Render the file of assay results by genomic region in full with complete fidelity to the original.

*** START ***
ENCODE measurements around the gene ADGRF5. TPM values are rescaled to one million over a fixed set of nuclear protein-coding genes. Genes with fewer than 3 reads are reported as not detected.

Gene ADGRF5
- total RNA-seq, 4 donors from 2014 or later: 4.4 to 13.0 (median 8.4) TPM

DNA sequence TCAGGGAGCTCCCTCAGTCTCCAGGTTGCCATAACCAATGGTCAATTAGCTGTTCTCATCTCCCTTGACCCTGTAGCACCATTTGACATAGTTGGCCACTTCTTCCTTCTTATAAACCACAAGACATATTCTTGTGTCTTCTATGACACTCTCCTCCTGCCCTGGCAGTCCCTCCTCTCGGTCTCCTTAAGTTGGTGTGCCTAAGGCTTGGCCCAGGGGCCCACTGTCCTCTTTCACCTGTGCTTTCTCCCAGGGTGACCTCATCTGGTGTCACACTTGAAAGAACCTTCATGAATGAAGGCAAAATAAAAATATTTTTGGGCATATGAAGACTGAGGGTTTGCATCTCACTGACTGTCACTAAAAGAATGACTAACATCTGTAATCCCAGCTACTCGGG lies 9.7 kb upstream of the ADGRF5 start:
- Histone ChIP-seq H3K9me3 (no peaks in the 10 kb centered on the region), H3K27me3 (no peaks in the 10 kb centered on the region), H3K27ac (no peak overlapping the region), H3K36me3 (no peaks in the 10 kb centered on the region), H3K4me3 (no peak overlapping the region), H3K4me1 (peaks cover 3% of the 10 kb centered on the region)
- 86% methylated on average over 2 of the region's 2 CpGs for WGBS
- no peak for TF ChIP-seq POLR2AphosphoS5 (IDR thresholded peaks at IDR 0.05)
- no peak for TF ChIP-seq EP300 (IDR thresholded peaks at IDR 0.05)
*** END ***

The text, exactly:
ENCODE measurements around the gene ADGRF5. TPM values are rescaled to one million over a fixed set of nuclear protein-coding genes. Genes with fewer than 3 reads are reported as not detected.

Gene ADGRF5
- total RNA-seq, 4 donors from 2014 or later: 4.4 to 13.0 (median 8.4) TPM

DNA sequence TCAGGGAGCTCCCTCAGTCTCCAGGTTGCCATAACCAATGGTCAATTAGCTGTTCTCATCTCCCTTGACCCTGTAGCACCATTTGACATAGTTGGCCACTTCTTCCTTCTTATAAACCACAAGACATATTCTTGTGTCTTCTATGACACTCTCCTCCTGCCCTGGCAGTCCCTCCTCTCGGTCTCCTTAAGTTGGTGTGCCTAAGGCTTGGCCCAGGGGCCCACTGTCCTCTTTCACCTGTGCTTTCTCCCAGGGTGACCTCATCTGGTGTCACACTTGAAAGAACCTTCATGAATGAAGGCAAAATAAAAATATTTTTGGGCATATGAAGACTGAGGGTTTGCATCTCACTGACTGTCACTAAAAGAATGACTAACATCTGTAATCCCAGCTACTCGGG lies 9.7 kb upstream of the ADGRF5 start:
- Histone ChIP-seq H3K9me3 (no peaks in the 10 kb centered on the region), H3K27me3 (no peaks in the 10 kb centered on the region), H3K27ac (no peak overlapping the region), H3K36me3 (no peaks in the 10 kb centered on the region), H3K4me3 (no peak overlapping the region), H3K4me1 (peaks cover 3% of the 10 kb centered on the region)
- 86% methylated on average over 2 of the region's 2 CpGs for WGBS
- no peak for TF ChIP-seq POLR2AphosphoS5 (IDR thresholded peaks at IDR 0.05)
- no peak for TF ChIP-seq EP300 (IDR thresholded peaks at IDR 0.05)